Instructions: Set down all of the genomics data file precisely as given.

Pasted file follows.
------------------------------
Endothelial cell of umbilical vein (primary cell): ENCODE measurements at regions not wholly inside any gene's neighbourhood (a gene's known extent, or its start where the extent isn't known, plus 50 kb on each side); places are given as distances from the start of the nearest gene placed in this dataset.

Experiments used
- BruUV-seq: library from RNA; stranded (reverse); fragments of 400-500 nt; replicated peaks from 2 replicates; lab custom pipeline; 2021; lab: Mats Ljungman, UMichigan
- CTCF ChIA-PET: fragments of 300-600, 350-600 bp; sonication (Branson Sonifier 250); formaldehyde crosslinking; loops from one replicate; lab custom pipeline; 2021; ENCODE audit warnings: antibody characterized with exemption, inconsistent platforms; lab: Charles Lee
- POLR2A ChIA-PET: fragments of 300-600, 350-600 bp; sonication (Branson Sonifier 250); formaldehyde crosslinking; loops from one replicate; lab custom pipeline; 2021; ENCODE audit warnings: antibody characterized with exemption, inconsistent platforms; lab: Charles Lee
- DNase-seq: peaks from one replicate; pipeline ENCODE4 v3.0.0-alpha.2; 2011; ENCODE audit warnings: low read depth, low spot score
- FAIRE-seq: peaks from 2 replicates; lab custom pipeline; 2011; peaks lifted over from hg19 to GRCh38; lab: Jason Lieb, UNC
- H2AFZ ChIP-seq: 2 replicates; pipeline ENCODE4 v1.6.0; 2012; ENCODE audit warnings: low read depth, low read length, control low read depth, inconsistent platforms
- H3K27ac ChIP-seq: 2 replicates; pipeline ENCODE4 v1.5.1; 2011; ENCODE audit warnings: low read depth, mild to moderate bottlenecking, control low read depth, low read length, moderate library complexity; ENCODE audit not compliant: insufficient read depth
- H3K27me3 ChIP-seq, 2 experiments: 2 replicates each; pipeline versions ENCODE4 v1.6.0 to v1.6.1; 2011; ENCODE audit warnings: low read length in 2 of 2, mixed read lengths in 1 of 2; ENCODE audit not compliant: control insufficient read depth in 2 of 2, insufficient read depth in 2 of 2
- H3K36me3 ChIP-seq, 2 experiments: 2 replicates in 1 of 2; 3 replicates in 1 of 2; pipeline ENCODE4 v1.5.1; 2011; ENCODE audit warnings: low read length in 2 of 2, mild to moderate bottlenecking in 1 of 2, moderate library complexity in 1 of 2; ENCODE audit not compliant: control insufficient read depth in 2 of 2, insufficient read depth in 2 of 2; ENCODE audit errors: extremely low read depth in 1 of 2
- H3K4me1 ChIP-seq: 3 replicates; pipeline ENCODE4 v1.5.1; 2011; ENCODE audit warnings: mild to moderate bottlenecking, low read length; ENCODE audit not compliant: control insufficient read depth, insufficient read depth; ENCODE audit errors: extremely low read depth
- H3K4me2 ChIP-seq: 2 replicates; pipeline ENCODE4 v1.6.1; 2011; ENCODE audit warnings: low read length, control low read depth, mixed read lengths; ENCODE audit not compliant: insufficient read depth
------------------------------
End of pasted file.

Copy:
Endothelial cell of umbilical vein (primary cell): ENCODE measurements at regions not wholly inside any gene's neighbourhood (a gene's known extent, or its start where the extent isn't known, plus 50 kb on each side); places are given as distances from the start of the nearest gene placed in this dataset.

Experiments used
- BruUV-seq: library from RNA; stranded (reverse); fragments of 400-500 nt; replicated peaks from 2 replicates; lab custom pipeline; 2021; lab: Mats Ljungman, UMichigan
- CTCF ChIA-PET: fragments of 300-600, 350-600 bp; sonication (Branson Sonifier 250); formaldehyde crosslinking; loops from one replicate; lab custom pipeline; 2021; ENCODE audit warnings: antibody characterized with exemption, inconsistent platforms; lab: Charles Lee
- POLR2A ChIA-PET: fragments of 300-600, 350-600 bp; sonication (Branson Sonifier 250); formaldehyde crosslinking; loops from one replicate; lab custom pipeline; 2021; ENCODE audit warnings: antibody characterized with exemption, inconsistent platforms; lab: Charles Lee
- DNase-seq: peaks from one replicate; pipeline ENCODE4 v3.0.0-alpha.2; 2011; ENCODE audit warnings: low read depth, low spot score
- FAIRE-seq: peaks from 2 replicates; lab custom pipeline; 2011; peaks lifted over from hg19 to GRCh38; lab: Jason Lieb, UNC
- H2AFZ ChIP-seq: 2 replicates; pipeline ENCODE4 v1.6.0; 2012; ENCODE audit warnings: low read depth, low read length, control low read depth, inconsistent platforms
- H3K27ac ChIP-seq: 2 replicates; pipeline ENCODE4 v1.5.1; 2011; ENCODE audit warnings: low read depth, mild to moderate bottlenecking, control low read depth, low read length, moderate library complexity; ENCODE audit not compliant: insufficient read depth
- H3K27me3 ChIP-seq, 2 experiments: 2 replicates each; pipeline versions ENCODE4 v1.6.0 to v1.6.1; 2011; ENCODE audit warnings: low read length in 2 of 2, mixed read lengths in 1 of 2; ENCODE audit not compliant: control insufficient read depth in 2 of 2, insufficient read depth in 2 of 2
- H3K36me3 ChIP-seq, 2 experiments: 2 replicates in 1 of 2; 3 replicates in 1 of 2; pipeline ENCODE4 v1.5.1; 2011; ENCODE audit warnings: low read length in 2 of 2, mild to moderate bottlenecking in 1 of 2, moderate library complexity in 1 of 2; ENCODE audit not compliant: control insufficient read depth in 2 of 2, insufficient read depth in 2 of 2; ENCODE audit errors: extremely low read depth in 1 of 2
- H3K4me1 ChIP-seq: 3 replicates; pipeline ENCODE4 v1.5.1; 2011; ENCODE audit warnings: mild to moderate bottlenecking, low read length; ENCODE audit not compliant: control insufficient read depth, insufficient read depth; ENCODE audit errors: extremely low read depth
- H3K4me2 ChIP-seq: 2 replicates; pipeline ENCODE4 v1.6.1; 2011; ENCODE audit warnings: low read length, control low read depth, mixed read lengths; ENCODE audit not compliant: insufficient read depth